However, even with a 34mm body-tube, the 5-25 Schmidt wouldn't adjust from zero to 1000 yards in a single turn of the turret for any of the popular cartridges, so they devised the 'lighthouse' style elevation-turret which displays a yellow indicator when you get onto the second rotation. The same turret appears on the 12-50 and it's still as ugly but now most shooters have already seen it and you don't get those strange looks.
The bottom 'white' scale gives us 32 minutes of elevation and then up pops the indicator and we are on the top 'yellow' scale for another 32 MOA, taking us to a whopping 64 minutes of elevation. To the civilian shooter, this pop-up indicator might seem to be a bit a novelty but it works and that's the important thing.
OK, you might be thinking - 64 MOA is no big deal, my cheapo Chinese jobby gives me that. Yes, but you inevitably 'lost' half of it just mounting and zeroing the scope. With the Schmidt, you zero, then reset the turret and you still have your full 64 MOA - that's the difference and that's impressive! Of course, if your mounts are way out of alignment, you could still lose some adjustment.
Although 64 MOA seems an awful lot of adjustment, it will still only take you out to 12-1300 yards with a .308 but it will nicely take the 338 Lapua Magnum out to around a mile and don't forget, the British Army have ditched the 7.62 Nato in favour of the 338 Lapua Magnum as their sniper rifle cartridge.
Why aren't all scopes made this way, you might ask. Well, in lots of cases, it isn't necessary. For example, benchrest shooters love top-quality optics but rarely adjust their scopes. GB F Class League shooters rarely shoot at less than 800 yards so a scope with modest adjustment combined with a 20MOA tapered scope-rail will be more than adequate.
The mildot reticle - previously the first choice of S&B - ideally must be placed in the first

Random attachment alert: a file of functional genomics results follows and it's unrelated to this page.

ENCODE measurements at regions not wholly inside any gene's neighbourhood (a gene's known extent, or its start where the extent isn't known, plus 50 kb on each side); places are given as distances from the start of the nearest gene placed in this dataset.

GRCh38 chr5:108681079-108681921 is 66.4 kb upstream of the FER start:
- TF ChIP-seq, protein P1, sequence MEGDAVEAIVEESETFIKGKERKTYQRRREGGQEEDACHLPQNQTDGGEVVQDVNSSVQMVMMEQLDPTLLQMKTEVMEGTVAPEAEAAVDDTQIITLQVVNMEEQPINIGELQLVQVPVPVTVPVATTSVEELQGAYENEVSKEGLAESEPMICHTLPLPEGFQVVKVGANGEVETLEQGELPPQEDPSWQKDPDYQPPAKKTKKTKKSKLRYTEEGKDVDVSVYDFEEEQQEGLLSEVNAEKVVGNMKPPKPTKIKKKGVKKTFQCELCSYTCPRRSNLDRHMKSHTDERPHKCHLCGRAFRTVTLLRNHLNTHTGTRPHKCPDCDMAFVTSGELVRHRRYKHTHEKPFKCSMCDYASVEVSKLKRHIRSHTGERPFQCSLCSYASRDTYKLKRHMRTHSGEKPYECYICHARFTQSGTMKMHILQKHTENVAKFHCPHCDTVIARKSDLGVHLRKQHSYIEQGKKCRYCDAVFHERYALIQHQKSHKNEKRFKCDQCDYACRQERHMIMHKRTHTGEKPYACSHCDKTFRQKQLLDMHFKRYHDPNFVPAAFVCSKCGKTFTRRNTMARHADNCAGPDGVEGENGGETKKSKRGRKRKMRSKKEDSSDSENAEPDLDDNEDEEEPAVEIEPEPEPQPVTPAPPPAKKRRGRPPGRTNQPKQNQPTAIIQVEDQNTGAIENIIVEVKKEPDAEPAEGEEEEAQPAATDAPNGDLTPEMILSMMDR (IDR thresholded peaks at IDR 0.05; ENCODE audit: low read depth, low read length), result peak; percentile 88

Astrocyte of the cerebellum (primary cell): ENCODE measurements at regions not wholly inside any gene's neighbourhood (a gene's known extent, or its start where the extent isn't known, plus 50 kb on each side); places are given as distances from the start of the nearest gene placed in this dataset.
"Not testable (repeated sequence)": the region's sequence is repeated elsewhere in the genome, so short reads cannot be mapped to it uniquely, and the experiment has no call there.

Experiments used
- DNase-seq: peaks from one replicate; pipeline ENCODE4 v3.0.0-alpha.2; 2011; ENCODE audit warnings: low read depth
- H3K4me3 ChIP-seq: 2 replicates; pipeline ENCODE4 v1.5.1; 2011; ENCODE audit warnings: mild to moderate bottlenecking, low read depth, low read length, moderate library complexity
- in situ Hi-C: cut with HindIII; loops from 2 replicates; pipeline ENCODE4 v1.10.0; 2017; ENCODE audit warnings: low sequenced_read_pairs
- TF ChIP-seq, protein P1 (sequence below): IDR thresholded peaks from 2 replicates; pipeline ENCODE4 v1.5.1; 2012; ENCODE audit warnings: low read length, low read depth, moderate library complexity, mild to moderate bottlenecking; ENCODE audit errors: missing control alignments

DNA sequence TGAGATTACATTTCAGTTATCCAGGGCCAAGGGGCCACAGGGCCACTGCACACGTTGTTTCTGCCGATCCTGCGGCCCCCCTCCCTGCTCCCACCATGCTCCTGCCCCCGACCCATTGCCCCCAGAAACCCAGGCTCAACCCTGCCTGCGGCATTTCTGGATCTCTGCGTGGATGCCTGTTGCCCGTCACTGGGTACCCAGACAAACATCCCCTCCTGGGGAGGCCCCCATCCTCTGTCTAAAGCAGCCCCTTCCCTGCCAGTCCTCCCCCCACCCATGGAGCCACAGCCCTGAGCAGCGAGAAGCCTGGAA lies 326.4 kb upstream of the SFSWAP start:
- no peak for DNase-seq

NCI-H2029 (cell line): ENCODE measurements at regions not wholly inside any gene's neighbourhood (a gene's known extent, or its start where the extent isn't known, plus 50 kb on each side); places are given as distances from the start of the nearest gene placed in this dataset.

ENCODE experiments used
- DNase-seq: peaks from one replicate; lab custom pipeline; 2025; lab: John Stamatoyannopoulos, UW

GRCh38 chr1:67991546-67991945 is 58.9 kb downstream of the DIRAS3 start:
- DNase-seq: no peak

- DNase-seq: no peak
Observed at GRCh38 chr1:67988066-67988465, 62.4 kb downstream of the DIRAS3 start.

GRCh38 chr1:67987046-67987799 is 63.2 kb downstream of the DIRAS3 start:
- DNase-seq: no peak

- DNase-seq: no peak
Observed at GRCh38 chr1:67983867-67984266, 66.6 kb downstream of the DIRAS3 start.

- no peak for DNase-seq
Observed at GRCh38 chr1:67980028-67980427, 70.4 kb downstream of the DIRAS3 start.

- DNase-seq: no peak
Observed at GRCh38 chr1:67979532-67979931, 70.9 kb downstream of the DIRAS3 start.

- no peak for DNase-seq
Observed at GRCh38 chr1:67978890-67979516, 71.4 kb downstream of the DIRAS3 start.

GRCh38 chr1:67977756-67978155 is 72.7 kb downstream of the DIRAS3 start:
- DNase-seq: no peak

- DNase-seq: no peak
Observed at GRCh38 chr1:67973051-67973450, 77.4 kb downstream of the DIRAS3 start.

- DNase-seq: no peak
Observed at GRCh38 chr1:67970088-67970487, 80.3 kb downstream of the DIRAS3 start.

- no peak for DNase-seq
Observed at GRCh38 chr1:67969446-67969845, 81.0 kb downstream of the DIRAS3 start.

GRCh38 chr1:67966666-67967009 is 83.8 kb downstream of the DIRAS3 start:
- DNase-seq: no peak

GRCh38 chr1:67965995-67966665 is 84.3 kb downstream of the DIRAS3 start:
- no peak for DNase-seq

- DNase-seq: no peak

focal-plane. The whole point of a mildot reticle is its range-finding ability. Everyone is offering mildots - even the Chinese but seemingly they don't realise its purpose and the mildot reticle is placed in the second focal-plane. In other words, its size doesn't alter as you zoom-in on your target - the mildot is therefore only useable as a rangefinder at one magnification and seldom is this the top magnification. What's more, you will need the manufacturer's instructions to determine the setting at which the mildot can be used as a true range-finder. Clearly farcical for the professional user and a total waste of time for the target shooter as we always know the distance we are shooting at. However, the mildot can at least be used to judge 'aim-off' accurately and for this reason - providing it is fine enough - it is still a valid competition reticle and certainly preferable to the once-popular 'duplex'.
Thankfully, with the PM11/P, Schmidt have finally acknowledged the target shooter and their 'sport' reticle is offered in the 2nd focal plane - in other words, it stays the same size irrespective of the power setting and we don't now end up with a uselessly thick reticle at max. power which could easily obscure the F Class shooter's tiny half MOA V bull! The 'sport' reticle is very similar to the Nightforce NP200 reticle - a tiny central dot with horizontal lines either side and a vertical line below with another dot at the bottom. Excellent for the target shooter, offering precise aiming and horizontal levelling.